On October 28, 1908, Archbishop Jeremias J. Harty arrived in Bauan and rendered confirmation on the 29th, 30th, and 31st of October.

[p. 10]

The following year, Don Andres Buendia was elected president, Don Pablo Lualhati, vice-president, Don Tomas Cuevas, justice of the peace, and Don Vicente Cordero, auxiliary judge. It was this year when Lipa became a diocese under a bishop. Incidentally, on January 19, Tuesday, a volcano in Tayabas province (now Quezon) erupted emitting mud and lava. Many people, animals and plants were buried alive.

In 1910, Don Higino Marasigan, and Don Gelacio Garcia were elected president, and vice-president, respectively. In this year, Mons. Jose Petrelli became the bishop of the diocese of Lipa.

Another fatal incident happened in Taal, just 17 kilometers away from the Bauan plaza. There was a loud tremor and church bells rang incessantly. Earthquakes continuously occurred until finally, between 12:00 and 1:00 A.M. Monday, February 21, 1911, Taal Volcano erupted throwing out ashes, mud and deadly lava to neighboring towns like Lemery, Bauan and Talisay. Many people were killed and buried alive.

On March 6, 1911, at 2:00 p.m., the tremor was excessive. But a day before this, at 8:00 in the morning while Rev. Fr. Leocadio Dimanlig was saying the high mass at the Bauan Catholic Church, Don Sebastian Brual, first president of the military government in Bauan, was knifed at the bottom of the neck by a lunatic Adriano Gonzales, from San Roque, this municipality. The blood flowed profusely on the church floor which caused its closing from public worshippers. Mons. Jose Petrelli, bishop of Lipa, ordered its closing after a few days of consecration of the church and its contents. In 1911, Don Higino Marasigan was still the municipal president, Don Gelacio Garcia the vice-president, Don Jorge Binay president of the sanitary division, Don Eugenio Aranas the Municipal Secretary, Don Sisenando Ferriols municipal treasurer, Don Tomas Cuevas justice of the peace and Don Lembano Calderon auxiliary judge. Between 1911 and 1912, Alitagtag became and independent municipality. In July 1911, there was an order issued to all courts that all judges be examined by the government and would receive their pay on salary basis. Don Tomas Cuevas was reappointed judge and Don Anacleto Magtibay from Batangas was appointed auxiliary judge.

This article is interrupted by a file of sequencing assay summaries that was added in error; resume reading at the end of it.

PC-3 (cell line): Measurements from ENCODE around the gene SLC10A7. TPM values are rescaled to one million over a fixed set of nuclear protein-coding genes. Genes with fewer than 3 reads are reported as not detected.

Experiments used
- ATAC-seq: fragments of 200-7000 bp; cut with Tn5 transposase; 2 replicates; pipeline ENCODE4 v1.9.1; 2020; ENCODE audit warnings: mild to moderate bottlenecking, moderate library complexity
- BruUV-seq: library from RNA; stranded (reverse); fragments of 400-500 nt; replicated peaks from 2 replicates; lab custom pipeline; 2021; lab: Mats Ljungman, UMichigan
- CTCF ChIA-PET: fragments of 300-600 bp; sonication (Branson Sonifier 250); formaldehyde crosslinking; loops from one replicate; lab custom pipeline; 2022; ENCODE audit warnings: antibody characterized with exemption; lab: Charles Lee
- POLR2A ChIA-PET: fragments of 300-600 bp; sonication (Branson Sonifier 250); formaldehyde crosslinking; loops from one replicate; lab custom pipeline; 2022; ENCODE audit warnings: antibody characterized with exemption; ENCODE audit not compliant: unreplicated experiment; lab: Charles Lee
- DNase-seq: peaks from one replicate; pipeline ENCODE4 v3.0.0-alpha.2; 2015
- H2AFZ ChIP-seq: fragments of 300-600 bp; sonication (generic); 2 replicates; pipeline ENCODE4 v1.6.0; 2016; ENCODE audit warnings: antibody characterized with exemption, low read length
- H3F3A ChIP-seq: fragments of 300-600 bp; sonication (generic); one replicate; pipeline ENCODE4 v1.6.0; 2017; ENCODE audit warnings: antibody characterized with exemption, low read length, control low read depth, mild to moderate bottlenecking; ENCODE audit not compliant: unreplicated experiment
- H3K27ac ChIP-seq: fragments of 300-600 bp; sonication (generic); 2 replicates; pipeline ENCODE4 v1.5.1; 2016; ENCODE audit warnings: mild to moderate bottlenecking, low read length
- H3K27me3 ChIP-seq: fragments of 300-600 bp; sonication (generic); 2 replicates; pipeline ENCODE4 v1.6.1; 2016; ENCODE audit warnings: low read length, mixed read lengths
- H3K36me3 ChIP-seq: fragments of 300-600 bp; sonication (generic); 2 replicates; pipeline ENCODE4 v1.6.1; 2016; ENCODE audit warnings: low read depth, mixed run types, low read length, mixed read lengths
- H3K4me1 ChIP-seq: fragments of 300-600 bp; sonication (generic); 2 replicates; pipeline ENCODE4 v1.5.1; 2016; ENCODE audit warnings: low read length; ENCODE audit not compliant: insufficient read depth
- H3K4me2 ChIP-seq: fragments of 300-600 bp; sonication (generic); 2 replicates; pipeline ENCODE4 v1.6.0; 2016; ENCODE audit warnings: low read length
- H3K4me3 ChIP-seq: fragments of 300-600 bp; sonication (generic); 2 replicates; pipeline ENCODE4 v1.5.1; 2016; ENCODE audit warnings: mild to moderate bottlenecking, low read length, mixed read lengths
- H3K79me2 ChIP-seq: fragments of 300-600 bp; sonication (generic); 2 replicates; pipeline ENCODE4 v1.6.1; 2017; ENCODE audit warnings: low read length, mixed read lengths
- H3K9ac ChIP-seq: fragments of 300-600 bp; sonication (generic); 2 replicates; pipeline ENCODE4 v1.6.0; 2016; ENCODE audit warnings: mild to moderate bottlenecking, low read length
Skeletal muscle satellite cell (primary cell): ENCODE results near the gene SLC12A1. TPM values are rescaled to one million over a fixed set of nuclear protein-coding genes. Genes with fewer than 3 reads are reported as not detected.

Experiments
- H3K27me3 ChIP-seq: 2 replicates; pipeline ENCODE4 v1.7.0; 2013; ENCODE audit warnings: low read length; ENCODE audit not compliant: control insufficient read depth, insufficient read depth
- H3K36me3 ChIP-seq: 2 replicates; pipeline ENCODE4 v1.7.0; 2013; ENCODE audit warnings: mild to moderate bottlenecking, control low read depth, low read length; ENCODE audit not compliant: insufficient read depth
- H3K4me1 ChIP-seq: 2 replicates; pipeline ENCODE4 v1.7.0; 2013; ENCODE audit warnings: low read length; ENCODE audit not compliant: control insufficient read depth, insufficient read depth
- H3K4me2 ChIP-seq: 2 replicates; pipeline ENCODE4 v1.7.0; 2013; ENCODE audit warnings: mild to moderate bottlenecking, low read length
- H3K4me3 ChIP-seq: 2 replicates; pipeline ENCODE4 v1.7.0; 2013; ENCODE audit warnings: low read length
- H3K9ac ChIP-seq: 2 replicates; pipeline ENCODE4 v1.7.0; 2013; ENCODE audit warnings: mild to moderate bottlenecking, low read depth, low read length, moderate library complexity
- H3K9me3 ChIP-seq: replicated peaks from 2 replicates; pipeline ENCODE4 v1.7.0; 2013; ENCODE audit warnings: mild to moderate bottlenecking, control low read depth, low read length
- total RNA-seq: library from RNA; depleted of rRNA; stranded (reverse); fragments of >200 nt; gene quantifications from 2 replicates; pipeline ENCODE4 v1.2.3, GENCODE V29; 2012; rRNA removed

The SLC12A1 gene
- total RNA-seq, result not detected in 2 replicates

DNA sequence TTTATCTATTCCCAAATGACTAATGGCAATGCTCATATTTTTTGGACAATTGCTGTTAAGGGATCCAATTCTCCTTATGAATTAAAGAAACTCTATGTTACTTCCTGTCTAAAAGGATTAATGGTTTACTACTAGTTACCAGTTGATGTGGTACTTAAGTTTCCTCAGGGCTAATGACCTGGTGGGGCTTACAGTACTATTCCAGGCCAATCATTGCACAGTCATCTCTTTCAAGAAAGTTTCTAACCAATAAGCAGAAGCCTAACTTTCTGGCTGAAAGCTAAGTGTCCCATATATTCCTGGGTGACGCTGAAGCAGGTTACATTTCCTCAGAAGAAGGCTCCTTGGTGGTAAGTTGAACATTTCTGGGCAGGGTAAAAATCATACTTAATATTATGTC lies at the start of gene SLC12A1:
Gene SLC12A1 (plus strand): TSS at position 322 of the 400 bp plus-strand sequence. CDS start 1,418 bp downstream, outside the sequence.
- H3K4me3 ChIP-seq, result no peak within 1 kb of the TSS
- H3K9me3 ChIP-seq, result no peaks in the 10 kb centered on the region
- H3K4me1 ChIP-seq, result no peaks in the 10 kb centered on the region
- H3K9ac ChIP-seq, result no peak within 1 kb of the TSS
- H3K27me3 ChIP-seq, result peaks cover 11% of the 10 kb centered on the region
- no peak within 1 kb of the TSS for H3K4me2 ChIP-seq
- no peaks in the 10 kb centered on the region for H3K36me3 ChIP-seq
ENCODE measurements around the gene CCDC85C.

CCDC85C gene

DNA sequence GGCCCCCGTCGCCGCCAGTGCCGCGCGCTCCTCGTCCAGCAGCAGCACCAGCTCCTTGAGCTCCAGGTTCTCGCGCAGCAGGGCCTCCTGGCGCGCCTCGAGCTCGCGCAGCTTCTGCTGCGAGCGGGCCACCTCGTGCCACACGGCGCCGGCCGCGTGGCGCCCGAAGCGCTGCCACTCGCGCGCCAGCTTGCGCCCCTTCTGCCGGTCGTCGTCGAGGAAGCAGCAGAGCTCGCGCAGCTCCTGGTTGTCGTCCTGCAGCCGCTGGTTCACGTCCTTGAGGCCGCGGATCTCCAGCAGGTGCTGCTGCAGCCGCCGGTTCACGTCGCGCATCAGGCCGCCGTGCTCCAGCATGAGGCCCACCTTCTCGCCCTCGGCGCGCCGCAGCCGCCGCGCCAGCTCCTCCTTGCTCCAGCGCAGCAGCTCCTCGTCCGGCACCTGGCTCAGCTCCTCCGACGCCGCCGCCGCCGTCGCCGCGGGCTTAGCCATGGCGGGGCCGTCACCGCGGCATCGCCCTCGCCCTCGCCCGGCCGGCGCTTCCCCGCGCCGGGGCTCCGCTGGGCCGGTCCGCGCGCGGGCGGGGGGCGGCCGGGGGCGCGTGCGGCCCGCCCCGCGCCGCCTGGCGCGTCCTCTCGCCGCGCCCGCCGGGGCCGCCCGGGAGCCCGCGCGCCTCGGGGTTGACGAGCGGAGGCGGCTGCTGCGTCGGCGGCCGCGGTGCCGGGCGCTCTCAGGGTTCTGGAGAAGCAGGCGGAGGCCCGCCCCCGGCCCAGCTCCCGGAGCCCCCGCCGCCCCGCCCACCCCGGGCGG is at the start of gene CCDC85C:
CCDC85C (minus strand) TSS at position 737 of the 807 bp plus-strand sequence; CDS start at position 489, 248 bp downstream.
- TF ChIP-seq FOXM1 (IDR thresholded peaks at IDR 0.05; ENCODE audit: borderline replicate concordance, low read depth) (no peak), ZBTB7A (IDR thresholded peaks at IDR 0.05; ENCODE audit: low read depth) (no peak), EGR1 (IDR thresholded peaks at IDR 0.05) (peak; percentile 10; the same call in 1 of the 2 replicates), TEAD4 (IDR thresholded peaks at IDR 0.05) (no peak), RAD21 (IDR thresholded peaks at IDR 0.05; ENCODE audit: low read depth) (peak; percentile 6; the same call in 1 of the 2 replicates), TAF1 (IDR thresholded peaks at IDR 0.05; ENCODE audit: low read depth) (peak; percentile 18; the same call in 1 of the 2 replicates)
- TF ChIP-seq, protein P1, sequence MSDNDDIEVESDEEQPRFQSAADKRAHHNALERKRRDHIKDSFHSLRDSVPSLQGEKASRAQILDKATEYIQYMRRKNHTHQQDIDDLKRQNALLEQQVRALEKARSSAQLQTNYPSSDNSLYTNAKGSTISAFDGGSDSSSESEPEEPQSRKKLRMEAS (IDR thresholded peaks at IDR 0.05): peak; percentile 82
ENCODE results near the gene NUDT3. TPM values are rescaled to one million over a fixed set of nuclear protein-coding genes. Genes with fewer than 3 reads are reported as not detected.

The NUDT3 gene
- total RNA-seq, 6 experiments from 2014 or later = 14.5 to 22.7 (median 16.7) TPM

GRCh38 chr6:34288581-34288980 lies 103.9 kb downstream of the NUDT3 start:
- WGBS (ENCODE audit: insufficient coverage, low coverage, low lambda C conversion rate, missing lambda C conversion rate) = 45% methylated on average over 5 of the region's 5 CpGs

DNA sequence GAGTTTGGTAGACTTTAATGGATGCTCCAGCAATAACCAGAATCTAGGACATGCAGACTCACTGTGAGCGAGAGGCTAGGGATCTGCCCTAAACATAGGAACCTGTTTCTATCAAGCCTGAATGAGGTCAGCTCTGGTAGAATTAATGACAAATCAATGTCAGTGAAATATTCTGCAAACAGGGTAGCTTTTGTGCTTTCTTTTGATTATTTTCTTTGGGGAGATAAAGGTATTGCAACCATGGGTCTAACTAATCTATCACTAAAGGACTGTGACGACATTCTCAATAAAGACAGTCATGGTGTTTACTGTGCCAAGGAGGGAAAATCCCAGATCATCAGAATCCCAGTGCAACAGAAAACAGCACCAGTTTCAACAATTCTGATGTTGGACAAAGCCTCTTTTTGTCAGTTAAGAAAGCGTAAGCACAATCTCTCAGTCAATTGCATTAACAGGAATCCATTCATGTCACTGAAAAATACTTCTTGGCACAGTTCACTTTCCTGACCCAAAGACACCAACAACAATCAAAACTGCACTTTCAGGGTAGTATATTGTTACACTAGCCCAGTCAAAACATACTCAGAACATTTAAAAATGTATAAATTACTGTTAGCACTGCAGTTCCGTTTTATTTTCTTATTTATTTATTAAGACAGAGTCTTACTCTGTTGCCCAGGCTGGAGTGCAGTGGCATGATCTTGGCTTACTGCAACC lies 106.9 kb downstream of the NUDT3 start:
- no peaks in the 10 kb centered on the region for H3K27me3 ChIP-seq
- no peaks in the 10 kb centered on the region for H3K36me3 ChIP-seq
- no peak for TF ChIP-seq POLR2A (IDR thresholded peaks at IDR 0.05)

On June 4, 1912, the first municipal election was made as per order from the Governor General. Don Higino Marasigan was the first elected president and Don Martin Arada, first elected vice-president and councilors were elected by the people until 1916.

In 1917, Don Andres Buendia was elected president and Don Francisco J. Macarandang became vice-president. On Jan. 1, 1918, Mabini was separated and became an independent municipality.

In 1919, another election took place. Don Benito Cusi was elected president, Don Tomas Villaluz, vice-president, Don Tomas Cuevas, judge, and Don Juan Buenafe, auxiliary judge.

[p. 11]

On November 15, 1925, Atty. Simeon Ilagas was the president when Manghinao bridge was destroyed due to natural cause. Four persons and one horse were found lifeless in the ravine. One of the dead bodies was a native of Taal, a sugar vendor. Two victims, father and son, were from San Roque and another one was a native of Inicbulan.

Politics during this period was intense and deadly. The poor barrio people were easily gypped by politics, promising to buy garments for them, to pay their land and person taxes. This was prevalent before election. During Atty. Ilagan’s incumbency, there were improvements in the lives of the people. Roads were constructed and schools were built. During town fiestas, he was instrumental in making the events colorful and pompous.